Research Paper Volume 12, Issue 22 pp 22457—22494

Generalized correlation coefficient for genome-wide association analysis of cognitive ability in twins

Afsaneh Mohammadnejad1, , Marianne Nygaard1, , Shuxia Li1, , Dongfeng Zhang2, , Chunsheng Xu3, , Weilong Li1, , Jesper Lund1, , Lene Christiansen1,4, , Jan Baumbach5,6, , Kaare Christensen1,7, , Jacob v. B. Hjelmborg1, , Qihua Tan1,7, ,

  • 1 Epidemiology, Biostatistics and Biodemography, Department of Public Health, University of Southern Denmark, Odense, Denmark
  • 2 Department of Epidemiology and Health Statistics, School of Public Health, Qingdao University, Qingdao, China
  • 3 Qingdao Center for Disease Control and Prevention, Qingdao, China
  • 4 Department of Clinical Immunology, Copenhagen University Hospital, Rigshospitalet, Copenhagen Ø, Denmark
  • 5 Computational Biomedicine, Department of Mathematics and Computer Science, University of Southern Denmark, Odense, Denmark
  • 6 Experimental Bioinformatics, TUM School of Life Sciences, Technical University of Munich, Munich, Germany
  • 7 Unit of Human Genetics, Department of Clinical Research, University of Southern Denmark, Odense, Denmark

Received: July 20, 2020       Accepted: September 29, 2020       Published: November 24, 2020
How to Cite

Copyright: © 2020 Mohammadnejad et al. This is an open access article distributed under the terms of the Creative Commons Attribution License (CC BY 3.0), which permits unrestricted use, distribution, and reproduction in any medium, provided the original author and source are credited.


Despite a strong genetic background in cognitive function only a limited number of single nucleotide polymorphisms (SNPs) have been found in genome-wide association studies (GWASs). We hypothesize that this is partially due to mis-specified modeling concerning phenotype distribution as well as the relationship between SNP dosage and the level of the phenotype. To overcome these issues, we introduced an assumption-free method based on generalized correlation coefficient (GCC) in a GWAS of cognitive function in Danish and Chinese twins to compare its performance with traditional linear models. The GCC-based GWAS identified two significant SNPs in Danish samples (rs71419535, p = 1.47e-08; rs905838, p = 1.69e-08) and two significant SNPs in Chinese samples (rs2292999, p = 9.27e-10; rs17019635, p = 2.50e-09). In contrast, linear models failed to detect any genome-wide significant SNPs. The number of top significant genes overlapping between the two samples in the GCC-based GWAS was higher than when applying linear models. The GCC model identified significant genetic variants missed by conventional linear models, with more replicated genes and biological pathways related to cognitive function. Moreover, the GCC-based GWAS was robust in handling correlated samples like twin pairs. GCC is a useful statistical method for GWAS that complements traditional linear models for capturing genetic effects beyond the additive assumption.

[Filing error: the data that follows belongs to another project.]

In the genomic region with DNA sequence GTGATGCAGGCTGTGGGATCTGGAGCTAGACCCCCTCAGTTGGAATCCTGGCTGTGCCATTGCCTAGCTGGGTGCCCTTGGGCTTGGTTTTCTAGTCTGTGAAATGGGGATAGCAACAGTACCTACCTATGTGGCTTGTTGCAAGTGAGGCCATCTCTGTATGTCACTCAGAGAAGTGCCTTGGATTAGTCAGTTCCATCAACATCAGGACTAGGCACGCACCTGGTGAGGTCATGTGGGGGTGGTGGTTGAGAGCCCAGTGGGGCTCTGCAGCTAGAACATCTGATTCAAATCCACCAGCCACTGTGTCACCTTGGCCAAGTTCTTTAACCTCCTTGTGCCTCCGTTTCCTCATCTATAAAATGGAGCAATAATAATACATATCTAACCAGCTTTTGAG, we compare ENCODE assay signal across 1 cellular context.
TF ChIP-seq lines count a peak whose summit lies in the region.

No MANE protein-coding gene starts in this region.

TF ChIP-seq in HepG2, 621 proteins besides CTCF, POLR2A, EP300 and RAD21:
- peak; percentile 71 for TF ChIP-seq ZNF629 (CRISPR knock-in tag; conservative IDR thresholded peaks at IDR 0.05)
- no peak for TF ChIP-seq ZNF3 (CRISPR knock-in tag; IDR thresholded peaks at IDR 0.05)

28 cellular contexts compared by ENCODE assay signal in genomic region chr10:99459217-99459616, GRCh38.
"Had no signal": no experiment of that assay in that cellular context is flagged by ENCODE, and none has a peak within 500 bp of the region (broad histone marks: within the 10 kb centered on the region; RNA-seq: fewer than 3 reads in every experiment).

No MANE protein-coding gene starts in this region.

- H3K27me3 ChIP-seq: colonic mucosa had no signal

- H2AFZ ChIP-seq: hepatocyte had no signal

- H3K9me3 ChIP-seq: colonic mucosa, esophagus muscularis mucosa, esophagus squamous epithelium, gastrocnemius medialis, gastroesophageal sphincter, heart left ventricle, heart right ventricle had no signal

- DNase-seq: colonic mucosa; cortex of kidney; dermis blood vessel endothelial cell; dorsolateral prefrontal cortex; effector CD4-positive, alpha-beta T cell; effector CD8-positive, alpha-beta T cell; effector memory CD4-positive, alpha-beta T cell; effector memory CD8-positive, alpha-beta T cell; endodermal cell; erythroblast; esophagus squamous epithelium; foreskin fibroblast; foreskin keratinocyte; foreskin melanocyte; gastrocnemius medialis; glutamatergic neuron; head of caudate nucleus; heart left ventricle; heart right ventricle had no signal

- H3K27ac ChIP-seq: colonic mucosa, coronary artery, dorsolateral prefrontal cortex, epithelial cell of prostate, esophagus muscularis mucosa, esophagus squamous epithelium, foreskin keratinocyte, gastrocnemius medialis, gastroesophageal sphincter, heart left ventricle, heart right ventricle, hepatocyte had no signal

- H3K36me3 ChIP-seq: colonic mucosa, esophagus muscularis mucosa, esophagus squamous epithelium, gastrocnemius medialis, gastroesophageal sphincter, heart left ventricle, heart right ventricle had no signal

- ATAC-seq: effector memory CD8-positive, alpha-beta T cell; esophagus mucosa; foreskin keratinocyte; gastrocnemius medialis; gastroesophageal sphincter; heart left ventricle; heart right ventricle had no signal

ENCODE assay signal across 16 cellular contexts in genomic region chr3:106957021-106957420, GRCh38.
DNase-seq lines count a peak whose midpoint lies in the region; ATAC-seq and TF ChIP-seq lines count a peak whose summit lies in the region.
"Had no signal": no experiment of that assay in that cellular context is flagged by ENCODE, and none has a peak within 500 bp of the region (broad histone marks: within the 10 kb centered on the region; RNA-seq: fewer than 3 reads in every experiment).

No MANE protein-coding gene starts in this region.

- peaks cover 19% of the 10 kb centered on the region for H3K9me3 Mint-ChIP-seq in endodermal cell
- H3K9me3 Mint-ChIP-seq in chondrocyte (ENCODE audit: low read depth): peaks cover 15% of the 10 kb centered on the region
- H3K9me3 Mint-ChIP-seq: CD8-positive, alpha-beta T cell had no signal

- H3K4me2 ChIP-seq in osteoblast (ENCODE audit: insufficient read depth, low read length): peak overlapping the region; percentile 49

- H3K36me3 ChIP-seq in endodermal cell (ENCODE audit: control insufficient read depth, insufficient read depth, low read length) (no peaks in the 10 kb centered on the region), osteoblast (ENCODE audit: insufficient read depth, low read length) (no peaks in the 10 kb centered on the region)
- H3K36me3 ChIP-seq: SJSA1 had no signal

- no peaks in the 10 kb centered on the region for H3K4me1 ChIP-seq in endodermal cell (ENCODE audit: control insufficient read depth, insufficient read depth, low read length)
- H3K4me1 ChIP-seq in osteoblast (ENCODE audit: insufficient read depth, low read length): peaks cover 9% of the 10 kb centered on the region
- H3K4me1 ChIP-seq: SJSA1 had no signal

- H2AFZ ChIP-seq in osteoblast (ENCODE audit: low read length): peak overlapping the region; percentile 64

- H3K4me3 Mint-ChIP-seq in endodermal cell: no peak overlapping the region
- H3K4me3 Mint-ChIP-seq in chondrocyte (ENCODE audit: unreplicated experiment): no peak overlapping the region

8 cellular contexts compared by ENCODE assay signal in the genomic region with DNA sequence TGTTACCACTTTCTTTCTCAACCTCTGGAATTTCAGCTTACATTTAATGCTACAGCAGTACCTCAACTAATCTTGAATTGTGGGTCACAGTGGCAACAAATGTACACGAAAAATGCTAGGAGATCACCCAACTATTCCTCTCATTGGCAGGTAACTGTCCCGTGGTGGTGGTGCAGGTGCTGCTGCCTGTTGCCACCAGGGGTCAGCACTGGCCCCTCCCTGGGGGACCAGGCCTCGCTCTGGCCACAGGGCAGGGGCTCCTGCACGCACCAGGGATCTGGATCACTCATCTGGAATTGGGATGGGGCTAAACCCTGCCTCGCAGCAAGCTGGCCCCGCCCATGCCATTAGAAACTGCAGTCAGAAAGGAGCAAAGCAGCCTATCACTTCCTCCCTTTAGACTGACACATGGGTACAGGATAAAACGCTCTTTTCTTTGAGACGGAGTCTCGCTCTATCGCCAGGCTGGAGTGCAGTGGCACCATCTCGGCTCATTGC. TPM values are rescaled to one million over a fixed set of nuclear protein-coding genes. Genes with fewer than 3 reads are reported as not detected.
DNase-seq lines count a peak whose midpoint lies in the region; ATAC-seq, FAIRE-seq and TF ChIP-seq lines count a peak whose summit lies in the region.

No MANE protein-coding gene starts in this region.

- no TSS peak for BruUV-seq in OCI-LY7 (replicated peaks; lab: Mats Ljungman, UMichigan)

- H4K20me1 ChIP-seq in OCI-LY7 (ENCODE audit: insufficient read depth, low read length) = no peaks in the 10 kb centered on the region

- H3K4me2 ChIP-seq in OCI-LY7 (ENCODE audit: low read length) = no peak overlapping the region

SNPs: single nucleotide polymorphisms; GWASs: genome-wide association studies; GCC: generalized correlation coefficient; MIC: maximal information coefficient; MINE: maximal information-based nonparametric exploration; LD: linkage disequilibrium; AD: Alzheimer’s disease; FDR: false discovery rate; DZ: dizygotic; MZ: monozygotic; MADT: Middle-Aged Danish Twins; MoCA: Montreal Cognitive Assessment; MAF: minor allele frequency; HWE: Hardy-Weinberg equilibrium; LME: mixed-linear model; GSEA: Gene-set enrichment analysis.